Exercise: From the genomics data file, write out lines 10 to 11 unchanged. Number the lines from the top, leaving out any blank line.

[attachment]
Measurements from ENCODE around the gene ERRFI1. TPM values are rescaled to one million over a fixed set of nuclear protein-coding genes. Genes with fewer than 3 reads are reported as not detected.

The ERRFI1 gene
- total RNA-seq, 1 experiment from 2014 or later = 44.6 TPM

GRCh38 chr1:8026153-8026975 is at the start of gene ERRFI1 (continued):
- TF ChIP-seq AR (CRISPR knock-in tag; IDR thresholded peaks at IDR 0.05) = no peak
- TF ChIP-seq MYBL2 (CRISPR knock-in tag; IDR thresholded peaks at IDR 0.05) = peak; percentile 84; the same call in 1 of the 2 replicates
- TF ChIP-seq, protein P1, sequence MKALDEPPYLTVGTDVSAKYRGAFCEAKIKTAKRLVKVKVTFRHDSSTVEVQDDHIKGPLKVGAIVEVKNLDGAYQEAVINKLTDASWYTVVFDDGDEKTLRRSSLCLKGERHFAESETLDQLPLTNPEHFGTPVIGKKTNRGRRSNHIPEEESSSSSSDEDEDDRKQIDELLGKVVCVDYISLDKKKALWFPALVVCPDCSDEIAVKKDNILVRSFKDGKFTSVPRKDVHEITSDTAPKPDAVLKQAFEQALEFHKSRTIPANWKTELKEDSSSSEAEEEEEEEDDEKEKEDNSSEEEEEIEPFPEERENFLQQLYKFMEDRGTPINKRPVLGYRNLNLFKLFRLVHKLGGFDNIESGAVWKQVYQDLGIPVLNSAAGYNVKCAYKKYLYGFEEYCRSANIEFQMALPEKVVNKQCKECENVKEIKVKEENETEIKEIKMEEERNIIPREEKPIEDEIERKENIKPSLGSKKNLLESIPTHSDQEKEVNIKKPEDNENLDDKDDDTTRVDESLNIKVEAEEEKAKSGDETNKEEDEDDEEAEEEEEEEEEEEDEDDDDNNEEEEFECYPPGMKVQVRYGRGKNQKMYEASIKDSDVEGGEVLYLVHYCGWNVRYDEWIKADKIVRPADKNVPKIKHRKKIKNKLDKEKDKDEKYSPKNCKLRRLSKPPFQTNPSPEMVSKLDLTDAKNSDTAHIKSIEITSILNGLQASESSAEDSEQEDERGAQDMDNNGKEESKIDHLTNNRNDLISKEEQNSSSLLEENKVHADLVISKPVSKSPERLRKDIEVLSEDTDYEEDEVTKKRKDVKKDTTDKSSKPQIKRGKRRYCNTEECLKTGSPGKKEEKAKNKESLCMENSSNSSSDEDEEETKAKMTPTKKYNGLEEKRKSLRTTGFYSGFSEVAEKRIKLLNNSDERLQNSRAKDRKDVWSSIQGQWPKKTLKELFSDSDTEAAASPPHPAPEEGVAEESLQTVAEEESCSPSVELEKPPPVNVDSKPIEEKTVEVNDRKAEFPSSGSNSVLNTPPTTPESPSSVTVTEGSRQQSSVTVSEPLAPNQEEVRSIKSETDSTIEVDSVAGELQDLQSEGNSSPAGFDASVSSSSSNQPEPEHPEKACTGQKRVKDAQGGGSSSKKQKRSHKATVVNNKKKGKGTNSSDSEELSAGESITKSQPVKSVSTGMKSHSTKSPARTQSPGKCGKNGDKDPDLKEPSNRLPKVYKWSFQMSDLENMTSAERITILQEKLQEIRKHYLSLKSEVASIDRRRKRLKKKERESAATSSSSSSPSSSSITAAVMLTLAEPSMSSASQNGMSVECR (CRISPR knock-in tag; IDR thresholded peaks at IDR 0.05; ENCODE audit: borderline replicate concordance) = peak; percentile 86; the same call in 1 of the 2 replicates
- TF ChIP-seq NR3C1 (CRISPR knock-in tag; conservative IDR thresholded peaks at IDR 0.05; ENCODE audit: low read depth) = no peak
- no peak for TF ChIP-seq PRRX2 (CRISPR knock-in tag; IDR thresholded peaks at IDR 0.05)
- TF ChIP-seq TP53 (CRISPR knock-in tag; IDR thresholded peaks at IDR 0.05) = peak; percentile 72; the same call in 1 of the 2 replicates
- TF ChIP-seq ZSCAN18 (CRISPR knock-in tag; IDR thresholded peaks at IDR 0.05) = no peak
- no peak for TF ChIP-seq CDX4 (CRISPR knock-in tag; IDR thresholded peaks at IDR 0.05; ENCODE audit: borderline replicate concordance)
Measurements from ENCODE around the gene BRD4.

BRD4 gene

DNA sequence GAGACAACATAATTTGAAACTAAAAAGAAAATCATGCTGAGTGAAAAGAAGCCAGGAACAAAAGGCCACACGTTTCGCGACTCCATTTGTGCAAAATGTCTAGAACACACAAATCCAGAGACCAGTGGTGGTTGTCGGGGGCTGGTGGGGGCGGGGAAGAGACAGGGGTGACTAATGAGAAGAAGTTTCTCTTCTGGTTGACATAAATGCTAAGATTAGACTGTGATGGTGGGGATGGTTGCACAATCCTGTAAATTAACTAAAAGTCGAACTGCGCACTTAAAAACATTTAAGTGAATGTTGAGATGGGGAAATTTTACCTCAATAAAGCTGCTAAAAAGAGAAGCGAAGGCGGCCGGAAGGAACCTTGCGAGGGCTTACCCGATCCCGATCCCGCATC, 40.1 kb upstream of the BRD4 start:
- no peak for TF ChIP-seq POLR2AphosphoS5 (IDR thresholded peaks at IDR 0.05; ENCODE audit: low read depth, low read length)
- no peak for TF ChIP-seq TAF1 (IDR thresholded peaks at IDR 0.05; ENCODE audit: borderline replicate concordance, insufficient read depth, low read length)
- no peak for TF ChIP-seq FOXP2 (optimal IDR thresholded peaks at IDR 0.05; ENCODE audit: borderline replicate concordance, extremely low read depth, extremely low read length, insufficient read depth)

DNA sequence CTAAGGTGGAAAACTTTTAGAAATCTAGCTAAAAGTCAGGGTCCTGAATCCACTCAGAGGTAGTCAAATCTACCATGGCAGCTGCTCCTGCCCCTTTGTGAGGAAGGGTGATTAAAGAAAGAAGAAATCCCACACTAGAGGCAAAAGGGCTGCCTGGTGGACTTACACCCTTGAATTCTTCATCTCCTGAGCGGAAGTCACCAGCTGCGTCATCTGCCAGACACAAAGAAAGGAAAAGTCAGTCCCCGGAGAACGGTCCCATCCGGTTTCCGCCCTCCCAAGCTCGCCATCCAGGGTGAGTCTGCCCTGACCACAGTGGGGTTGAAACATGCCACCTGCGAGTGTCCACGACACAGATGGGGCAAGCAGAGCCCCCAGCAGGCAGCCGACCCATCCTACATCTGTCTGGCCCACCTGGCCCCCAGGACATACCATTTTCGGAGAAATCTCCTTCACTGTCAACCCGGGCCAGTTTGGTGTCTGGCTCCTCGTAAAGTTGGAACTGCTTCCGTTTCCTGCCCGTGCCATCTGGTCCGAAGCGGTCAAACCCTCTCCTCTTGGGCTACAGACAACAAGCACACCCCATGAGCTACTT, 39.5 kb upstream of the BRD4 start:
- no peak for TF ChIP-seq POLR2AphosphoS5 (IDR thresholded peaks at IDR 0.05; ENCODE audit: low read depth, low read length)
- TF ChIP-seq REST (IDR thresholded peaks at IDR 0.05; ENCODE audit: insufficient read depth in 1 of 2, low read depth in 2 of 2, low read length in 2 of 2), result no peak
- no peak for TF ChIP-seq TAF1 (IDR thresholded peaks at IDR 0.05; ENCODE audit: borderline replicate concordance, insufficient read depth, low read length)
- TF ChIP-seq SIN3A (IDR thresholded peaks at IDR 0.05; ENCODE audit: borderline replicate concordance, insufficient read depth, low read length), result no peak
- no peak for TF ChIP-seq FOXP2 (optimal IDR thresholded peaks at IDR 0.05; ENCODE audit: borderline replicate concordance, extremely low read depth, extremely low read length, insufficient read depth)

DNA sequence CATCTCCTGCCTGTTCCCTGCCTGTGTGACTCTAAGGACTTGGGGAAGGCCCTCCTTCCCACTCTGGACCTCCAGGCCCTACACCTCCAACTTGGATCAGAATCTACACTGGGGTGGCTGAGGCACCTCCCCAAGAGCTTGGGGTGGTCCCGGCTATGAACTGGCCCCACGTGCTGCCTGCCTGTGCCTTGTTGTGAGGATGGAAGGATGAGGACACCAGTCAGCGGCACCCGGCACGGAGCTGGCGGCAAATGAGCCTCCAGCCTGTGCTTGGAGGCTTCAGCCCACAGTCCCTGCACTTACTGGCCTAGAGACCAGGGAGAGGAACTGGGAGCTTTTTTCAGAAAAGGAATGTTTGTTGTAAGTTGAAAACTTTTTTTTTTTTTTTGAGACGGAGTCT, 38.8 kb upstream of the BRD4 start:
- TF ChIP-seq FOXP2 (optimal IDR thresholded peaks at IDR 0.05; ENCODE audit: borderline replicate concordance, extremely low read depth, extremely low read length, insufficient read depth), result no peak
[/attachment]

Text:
- TF ChIP-seq TP53 (CRISPR knock-in tag; IDR thresholded peaks at IDR 0.05) = peak; percentile 72; the same call in 1 of the 2 replicates
- TF ChIP-seq ZSCAN18 (CRISPR knock-in tag; IDR thresholded peaks at IDR 0.05) = no peak